tue 16/07/2024

The Merchant of Venice, Shakespeare's Globe | reviews, news & interviews

The Merchant of Venice, Shakespeare's Globe

The Merchant of Venice, Shakespeare's Globe

Jonathan Munby's Merchant is quiet, but delivers a deadly final blow

The quality of mercy is not strain'd: Rachel Pickup's Portia wins her caseManuel Harlan

There’s a certainty, a reassurance that comes with attending a Globe show. You know that however bad things get, however bloodied the stage at final curtain, however bruised the relationships on stage, everyone – corpses and all – will rise and come together for a spirited closing jig. Julius Caesar and Cassius have done it, the tragic Duchess of Malfi has returned to life for a final Pavane, and even Lear and his daughters have joined hands in the dance.

When director Jonathan Munby tried to do without the jig in last summer’s Anthony and Cleopatra it jarred, left audiences unsatisfied. How much more striking, then, is Munby’s Merchant of Venice – not a tragedy turned on its head with a lively dance, but a "comedy" ending with the sudden shock of pain and cruelty.

It’s a scene that makes sense of the previous two hours’ theatre, a shatteringly violent gesture in a production that’s all about understatement and ambiguity. Nothing is overplayed here – not the drunken comedy of Gratiano (elegantly dispatched by David Sturzaker) nor Portia’s courtroom transformation, neither Shylock’s villainy or victimhood. It’s a long theatrical game that generates a disturbingly (not to say riskily) non-committal first half, tightening towards resolve through the courtroom encounter before finally releasing in the horrible pageantry of a final song and procession.

Pryce is a quiet figure at the centre of Munby’s production, courting no excesses

Jessica (the touchingly raw Phoebe Pryce) falls to her knees, reading of her father’s forced will and conversion. Even as others celebrate around her she howls out a Hebrew lament, hurling her rage into a song that is crushed underfoot by the chants of the white-clad priests who escort Shylock (Jonathan Pryce) onto the stage to declare his new creed. Stripped to his shirt, as Antonio before him, he is just another victim caught in the snare of a social contract he cannot escape, whose rules he cannot control.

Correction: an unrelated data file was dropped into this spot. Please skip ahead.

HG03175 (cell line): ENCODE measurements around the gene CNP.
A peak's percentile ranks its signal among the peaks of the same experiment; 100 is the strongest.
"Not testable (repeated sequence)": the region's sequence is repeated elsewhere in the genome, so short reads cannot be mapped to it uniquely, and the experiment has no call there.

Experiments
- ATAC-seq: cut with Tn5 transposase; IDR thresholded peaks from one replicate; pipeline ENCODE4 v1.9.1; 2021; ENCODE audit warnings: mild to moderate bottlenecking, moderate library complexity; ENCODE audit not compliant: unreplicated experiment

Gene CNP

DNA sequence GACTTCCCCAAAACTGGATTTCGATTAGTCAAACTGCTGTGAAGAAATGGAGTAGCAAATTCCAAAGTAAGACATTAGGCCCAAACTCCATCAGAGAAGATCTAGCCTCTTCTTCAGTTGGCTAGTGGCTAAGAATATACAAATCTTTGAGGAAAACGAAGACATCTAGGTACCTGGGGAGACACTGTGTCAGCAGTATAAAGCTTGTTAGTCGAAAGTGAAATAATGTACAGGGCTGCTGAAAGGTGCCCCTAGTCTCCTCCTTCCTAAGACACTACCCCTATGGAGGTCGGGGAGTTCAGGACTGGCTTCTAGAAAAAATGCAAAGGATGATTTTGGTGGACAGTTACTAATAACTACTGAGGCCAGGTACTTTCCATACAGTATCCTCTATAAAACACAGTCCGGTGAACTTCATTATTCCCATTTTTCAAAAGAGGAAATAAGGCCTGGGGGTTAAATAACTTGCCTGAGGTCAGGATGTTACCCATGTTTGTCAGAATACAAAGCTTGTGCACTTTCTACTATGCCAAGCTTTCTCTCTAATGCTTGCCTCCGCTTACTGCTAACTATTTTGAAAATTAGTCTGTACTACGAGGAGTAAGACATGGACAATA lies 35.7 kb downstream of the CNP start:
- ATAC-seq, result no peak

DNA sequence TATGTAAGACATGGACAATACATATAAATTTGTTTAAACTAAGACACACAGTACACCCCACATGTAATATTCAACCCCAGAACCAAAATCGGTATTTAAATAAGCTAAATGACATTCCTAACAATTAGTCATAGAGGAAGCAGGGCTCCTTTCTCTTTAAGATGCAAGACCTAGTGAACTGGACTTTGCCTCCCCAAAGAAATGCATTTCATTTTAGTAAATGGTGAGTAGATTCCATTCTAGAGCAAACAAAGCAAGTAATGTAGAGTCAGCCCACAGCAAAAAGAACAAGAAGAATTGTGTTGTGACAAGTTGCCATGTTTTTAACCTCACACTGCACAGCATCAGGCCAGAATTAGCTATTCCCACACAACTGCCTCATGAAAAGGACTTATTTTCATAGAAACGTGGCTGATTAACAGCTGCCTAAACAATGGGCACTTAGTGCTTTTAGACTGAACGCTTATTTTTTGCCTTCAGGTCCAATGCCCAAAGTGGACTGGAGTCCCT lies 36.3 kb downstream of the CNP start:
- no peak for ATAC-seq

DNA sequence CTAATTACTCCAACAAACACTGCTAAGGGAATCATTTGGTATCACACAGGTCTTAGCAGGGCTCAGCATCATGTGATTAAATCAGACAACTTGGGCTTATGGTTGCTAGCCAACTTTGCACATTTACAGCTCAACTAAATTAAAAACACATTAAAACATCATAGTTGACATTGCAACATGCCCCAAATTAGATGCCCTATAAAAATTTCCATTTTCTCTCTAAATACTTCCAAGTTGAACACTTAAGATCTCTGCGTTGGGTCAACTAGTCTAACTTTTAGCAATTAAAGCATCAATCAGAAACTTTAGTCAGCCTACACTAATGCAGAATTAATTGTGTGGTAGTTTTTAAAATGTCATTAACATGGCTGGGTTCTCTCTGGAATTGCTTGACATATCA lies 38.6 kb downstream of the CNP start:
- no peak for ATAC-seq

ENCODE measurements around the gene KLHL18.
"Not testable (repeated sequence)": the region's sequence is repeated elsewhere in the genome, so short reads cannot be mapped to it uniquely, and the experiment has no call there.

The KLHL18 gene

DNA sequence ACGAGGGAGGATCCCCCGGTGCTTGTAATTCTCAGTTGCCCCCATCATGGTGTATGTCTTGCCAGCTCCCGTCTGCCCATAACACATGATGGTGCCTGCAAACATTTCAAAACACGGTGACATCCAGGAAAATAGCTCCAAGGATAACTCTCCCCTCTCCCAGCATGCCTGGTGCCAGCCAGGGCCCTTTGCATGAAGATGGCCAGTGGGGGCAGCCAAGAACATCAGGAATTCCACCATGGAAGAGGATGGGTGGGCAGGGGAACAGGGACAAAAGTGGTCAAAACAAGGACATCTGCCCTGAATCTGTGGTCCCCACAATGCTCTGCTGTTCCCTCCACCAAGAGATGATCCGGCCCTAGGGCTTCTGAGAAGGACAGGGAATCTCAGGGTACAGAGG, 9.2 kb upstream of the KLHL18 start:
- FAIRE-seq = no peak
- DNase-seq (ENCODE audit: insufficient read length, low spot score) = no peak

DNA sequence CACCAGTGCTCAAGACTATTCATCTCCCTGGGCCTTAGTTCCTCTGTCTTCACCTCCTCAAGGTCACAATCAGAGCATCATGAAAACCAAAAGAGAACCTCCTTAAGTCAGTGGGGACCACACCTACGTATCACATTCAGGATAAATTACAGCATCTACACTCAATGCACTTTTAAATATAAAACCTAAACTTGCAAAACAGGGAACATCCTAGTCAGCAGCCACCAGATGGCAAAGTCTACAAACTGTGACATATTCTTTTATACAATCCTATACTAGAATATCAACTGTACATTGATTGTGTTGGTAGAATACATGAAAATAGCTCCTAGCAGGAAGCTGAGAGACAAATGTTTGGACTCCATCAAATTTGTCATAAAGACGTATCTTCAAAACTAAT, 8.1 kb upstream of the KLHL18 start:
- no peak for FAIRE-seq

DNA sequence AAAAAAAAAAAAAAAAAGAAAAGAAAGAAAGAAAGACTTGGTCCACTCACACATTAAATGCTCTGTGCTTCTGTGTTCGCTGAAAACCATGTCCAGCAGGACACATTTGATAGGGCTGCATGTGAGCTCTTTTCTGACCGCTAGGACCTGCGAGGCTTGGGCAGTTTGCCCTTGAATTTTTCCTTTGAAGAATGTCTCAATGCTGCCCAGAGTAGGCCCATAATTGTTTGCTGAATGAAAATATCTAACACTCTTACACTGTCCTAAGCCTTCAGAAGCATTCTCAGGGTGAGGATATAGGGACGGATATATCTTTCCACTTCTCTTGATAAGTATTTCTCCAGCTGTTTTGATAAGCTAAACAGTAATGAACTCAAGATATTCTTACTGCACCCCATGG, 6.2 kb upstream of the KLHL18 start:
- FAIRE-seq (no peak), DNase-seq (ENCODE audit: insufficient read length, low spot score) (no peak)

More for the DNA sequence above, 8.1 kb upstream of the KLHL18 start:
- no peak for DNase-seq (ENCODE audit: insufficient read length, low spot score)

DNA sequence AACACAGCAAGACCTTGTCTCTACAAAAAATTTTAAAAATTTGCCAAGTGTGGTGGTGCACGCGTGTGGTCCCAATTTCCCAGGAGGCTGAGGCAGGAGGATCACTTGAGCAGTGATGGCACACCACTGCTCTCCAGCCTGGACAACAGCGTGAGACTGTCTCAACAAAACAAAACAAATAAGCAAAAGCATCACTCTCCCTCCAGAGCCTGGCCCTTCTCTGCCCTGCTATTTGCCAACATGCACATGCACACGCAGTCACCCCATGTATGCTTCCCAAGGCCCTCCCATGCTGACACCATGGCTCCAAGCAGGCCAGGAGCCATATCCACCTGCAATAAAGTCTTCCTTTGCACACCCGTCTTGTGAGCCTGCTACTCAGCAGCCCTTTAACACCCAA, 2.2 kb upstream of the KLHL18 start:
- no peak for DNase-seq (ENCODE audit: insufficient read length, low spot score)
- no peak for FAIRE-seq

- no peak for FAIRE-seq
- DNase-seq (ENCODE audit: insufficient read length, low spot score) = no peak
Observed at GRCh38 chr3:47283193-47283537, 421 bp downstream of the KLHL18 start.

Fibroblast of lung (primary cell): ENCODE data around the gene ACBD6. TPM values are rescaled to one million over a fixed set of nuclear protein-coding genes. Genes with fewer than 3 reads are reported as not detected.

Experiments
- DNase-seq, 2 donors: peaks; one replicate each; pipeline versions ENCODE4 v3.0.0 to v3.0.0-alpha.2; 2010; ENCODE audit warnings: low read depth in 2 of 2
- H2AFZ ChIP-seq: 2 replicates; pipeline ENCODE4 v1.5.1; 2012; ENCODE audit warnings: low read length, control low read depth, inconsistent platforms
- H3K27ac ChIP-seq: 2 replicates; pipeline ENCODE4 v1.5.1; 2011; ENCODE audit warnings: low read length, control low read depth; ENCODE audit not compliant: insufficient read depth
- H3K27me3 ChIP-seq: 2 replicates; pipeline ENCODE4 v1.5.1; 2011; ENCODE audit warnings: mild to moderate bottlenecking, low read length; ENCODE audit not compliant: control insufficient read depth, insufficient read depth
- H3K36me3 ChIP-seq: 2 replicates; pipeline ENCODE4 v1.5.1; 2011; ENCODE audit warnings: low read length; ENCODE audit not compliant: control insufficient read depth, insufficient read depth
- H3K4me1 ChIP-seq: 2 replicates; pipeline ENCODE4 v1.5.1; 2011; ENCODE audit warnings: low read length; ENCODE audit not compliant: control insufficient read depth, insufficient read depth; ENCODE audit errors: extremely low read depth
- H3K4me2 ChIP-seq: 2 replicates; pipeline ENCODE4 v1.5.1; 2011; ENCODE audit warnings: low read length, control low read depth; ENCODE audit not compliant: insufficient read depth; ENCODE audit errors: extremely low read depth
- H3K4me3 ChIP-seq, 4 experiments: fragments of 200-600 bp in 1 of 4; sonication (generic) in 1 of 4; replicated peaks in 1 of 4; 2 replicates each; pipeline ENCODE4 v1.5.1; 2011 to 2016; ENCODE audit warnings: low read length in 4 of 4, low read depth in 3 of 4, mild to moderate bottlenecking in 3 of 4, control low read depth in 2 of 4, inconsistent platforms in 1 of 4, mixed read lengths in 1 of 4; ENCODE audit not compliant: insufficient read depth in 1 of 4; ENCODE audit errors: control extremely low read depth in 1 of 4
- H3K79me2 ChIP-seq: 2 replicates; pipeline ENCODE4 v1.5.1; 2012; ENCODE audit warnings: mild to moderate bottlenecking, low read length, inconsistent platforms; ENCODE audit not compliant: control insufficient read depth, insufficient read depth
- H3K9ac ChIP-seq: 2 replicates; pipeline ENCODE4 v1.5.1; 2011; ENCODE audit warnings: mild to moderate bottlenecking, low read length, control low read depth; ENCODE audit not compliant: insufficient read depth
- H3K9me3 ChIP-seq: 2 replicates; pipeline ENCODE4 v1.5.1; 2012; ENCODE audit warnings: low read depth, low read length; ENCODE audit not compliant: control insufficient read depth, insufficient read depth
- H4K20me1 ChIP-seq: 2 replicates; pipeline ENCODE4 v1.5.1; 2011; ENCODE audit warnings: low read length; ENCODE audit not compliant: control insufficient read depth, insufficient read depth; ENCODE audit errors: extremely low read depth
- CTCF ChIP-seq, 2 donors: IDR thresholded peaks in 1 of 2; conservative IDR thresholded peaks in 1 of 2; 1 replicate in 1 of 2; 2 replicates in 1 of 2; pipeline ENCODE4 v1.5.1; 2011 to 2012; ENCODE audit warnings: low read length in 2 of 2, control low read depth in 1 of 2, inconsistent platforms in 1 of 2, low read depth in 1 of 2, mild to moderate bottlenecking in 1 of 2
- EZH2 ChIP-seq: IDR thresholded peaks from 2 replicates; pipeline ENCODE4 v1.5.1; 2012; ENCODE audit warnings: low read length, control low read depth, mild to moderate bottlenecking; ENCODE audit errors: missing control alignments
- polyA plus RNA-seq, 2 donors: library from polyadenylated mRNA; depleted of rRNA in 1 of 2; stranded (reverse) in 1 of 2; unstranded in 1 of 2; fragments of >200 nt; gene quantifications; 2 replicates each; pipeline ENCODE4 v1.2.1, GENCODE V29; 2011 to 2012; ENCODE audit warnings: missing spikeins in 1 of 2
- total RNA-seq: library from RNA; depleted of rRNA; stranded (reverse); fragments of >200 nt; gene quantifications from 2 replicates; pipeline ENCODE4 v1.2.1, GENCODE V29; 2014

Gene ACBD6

Jonathan Pryce (pictured below with Phoebe Pryce as Jessica) is a quiet figure at the centre of Munby’s production, courting no exceses, but offering up a gentle naturalism that makes the play’s anti-Semitism hit harder – its extremity exacerbated by his very understatement. There’s a matter-of-factness, a casual banality to his dealings with real-life daughter, that chafe fruitfully against the emotional urgency of the final scene. Phoebe Pryce’s Jessica is equally compelling, telling in the smaller moments – slinking aside when displaced by Portia in an unfamiliar courtly dance, visibly fretting at her unappealing boy’s clothes rather than the much more alien role she must now adopt as Christian wife to Lorenzo.

But Munby’s production loses focus elsewhere. Rachel Pickup’s Portia is brilliant but brittle, never quite making sense of her supposed love-match with Daniel Lapaine’s rather underpowered Bassanio. The more interesting relationship is between Bassanio and Dominic Mafham’s Antonio – the latter surely fond beyond mere brotherhood, making something more significant of the men’s eager parting with the wives’ rings.

Comedy shines brightly, however. Stefan Adegbola’s Launcelot Gobbo gives audiences the full Globe participatory experience, and cameos from Christopher Logan (Prince of Aragon) and Scott Karim (Prince of Morocco) are perfectly judged.

But amid all these struggles of power and desire one thing is defiantly absent: money. Perhaps after Rupert Goold’s recent RSC/Almeida production this particular strand doesn’t need stressing again for a while, but what was missing among all these schemings and currents of loyalty and debt was their fuel, the currency of Portia and Bassanio’s marriage, the bread and butter of Shylock’s business, and the cost of Antonio and Bassanio’s friendship.

Munby’s is a tender, humane take on one of Shakespeare’s prickliest plays, a production largely content to record and document rather than interrogate. It’s a hands-off approach of tremendous restraint, but one whose few gestures all hit their mark with the force of a slap. Or a benediction.

Amidst all these struggles of power and desire one thing is definitely and defiantly absent: money


Editor Rating: 
Average: 4 (1 vote)

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